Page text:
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Ceremony remembers lynchings ahead of Juneteenth

Posted at 3:35 PM, Jun 18, 2022
and last updated 2022-06-18 16:04:16-04

DELRAY BEACH, Fla. — Ahead of Juneteenth, Palm Beach County is remembering and acknowledging racial lynchings that plagued our country’s past.

The Palm Beach County Community Remembrance Project hosted a soil collection ceremony on Saturday to remember Mr. Sam Nelson, who was lynched on September 27, 1926.

Historians said Nelson was one of two lynchings that took place in Palm Beach County.

According to the Spady Museum, he was being held in the Delray Beach jail on a charge of attempted assault of a white woman in Miami.

The next morning, the steel door of his cell was found battered open and his body was found filled with bullets on a canal bank just west of Delray Beach.

A few weeks ago, soil was collected from the area where historians believe Nelson’s body was found.

“It’s not something that we are proud of,” said Robert Weinroth, Palm Beach County Mayor. “We need to remember it. We need to tell our children what happened, so it’s never repeated again.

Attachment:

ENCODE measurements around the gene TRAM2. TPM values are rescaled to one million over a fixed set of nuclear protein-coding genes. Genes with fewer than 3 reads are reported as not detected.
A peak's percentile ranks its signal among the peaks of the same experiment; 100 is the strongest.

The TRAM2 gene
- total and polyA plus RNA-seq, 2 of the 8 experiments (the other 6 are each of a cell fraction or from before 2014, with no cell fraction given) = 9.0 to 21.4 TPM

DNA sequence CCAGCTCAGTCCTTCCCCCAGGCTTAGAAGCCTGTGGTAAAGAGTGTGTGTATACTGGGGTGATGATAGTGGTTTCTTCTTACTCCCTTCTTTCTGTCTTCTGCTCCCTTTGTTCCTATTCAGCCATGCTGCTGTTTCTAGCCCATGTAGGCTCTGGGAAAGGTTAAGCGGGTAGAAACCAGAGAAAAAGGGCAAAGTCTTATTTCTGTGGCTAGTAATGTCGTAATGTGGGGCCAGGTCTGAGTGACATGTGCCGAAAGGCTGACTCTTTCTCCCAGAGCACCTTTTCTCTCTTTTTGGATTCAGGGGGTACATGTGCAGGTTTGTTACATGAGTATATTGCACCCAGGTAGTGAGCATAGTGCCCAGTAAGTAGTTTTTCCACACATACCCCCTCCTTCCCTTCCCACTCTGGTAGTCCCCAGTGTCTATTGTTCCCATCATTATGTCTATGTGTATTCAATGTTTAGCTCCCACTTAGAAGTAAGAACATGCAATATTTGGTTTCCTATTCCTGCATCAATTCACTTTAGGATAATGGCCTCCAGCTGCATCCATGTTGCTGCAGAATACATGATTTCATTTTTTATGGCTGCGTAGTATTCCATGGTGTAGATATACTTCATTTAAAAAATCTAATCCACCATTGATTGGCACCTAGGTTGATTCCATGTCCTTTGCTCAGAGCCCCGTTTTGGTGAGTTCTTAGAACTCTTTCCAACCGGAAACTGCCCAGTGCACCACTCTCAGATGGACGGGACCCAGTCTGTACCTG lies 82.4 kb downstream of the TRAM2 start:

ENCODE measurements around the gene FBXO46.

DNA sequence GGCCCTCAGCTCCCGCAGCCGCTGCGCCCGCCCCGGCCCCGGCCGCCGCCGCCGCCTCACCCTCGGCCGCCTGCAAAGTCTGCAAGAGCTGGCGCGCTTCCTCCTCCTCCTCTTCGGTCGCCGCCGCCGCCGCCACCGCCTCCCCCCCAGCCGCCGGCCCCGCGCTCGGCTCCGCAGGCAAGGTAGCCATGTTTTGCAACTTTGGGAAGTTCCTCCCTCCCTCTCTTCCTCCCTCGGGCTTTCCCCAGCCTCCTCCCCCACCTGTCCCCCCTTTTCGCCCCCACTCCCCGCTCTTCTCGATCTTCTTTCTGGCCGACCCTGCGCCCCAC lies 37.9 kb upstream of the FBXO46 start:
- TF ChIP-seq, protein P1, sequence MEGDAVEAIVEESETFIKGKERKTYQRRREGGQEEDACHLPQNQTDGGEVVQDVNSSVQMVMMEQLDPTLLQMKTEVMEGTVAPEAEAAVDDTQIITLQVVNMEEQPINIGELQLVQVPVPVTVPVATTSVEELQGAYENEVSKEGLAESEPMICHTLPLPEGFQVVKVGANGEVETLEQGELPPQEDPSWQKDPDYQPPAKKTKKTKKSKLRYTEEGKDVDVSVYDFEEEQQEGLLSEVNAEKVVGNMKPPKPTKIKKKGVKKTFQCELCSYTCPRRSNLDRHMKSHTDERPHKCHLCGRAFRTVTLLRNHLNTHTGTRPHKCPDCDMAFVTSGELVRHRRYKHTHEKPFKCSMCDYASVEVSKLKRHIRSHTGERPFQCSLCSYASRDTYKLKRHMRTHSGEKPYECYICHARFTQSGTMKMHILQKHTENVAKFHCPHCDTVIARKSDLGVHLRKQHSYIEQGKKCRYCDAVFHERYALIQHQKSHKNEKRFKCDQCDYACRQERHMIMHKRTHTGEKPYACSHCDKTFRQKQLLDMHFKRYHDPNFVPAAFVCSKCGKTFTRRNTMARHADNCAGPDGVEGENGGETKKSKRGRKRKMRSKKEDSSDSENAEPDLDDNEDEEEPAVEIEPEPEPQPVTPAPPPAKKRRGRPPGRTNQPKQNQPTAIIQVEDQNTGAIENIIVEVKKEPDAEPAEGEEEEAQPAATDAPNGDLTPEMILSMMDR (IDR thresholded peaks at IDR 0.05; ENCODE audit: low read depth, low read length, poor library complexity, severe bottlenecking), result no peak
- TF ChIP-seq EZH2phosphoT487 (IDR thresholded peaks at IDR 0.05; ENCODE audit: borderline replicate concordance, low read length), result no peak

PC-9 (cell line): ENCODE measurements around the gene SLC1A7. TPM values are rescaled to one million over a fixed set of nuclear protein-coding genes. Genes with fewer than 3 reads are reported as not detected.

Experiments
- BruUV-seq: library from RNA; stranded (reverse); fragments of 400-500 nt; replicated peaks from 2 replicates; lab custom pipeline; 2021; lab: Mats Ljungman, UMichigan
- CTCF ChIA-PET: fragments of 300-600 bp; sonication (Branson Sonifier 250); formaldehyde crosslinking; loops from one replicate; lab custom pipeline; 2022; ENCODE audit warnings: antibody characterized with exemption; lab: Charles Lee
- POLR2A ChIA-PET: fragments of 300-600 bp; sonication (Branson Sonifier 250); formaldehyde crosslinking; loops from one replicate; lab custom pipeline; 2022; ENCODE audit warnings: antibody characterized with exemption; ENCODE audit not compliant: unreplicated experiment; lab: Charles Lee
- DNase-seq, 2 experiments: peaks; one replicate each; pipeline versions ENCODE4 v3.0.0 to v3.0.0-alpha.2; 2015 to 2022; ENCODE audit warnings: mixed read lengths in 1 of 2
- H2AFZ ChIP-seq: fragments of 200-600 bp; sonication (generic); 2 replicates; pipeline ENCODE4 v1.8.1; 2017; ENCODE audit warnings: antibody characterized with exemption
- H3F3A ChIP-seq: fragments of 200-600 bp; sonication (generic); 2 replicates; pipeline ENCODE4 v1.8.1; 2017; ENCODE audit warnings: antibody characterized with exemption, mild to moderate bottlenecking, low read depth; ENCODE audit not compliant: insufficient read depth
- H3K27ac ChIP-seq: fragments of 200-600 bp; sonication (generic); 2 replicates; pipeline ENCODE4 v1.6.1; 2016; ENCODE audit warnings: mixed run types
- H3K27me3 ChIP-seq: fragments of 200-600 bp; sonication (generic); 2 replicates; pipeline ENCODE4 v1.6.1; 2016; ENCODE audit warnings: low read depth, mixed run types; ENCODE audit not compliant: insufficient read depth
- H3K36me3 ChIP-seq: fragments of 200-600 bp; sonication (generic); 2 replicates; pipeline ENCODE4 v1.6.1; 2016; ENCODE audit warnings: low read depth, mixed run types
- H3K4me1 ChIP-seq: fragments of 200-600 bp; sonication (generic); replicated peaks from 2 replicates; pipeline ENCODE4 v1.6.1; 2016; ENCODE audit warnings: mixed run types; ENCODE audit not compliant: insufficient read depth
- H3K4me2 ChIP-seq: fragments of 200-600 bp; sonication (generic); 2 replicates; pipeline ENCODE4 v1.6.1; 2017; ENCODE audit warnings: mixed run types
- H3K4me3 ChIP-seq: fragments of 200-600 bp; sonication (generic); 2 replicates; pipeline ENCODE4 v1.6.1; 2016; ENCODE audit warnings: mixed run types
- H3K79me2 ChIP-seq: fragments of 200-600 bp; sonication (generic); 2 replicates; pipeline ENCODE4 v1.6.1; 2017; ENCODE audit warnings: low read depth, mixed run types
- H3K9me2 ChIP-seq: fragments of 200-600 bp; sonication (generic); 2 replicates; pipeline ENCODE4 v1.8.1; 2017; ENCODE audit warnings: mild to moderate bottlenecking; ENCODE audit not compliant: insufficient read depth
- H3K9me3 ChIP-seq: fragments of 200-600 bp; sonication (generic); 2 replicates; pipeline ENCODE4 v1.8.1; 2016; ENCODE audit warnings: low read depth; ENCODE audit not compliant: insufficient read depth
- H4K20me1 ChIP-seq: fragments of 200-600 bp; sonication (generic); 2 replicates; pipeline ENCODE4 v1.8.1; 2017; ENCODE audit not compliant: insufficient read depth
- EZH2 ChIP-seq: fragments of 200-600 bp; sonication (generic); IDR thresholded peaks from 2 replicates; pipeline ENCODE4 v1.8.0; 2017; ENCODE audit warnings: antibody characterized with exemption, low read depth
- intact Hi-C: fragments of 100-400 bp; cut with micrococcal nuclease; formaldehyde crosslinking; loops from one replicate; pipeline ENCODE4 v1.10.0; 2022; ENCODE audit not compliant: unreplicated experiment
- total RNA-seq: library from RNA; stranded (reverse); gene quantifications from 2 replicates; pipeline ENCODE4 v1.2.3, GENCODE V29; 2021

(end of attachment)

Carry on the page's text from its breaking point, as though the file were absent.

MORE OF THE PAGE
Juneteenth ceremony

County leaders said they hope the soil collection ceremony brings awareness and understanding to the community that this is something that we can never tolerate again

“Racial lynchings have never really been acknowledged, examined, and addressed by our communities,” said Charlene Farringon, Executive Director for the Spady Cultural Heritage Museum. “Much like a physical wound to the body, it will not heal unless it is aired out, examined, it is talked about, and we all come to a consensus that this is the sort of thing that we will never allow again to happen within our communities.”

The ceremony serves as a funeral, something these terrorized victims never received.

“This is about an acknowledgment of a wrong that was done,” said Bryan Boysaw, Chair of the Palm Beach County Community Remembrance Project. “The soil collection symbolizes the process of helping discover and create a discussion in Palm Beach County about the ideas of racial terror lynchings.”

The soil was put into jars and will be put on display in the Spady Museum and other sites across Palm Beach County.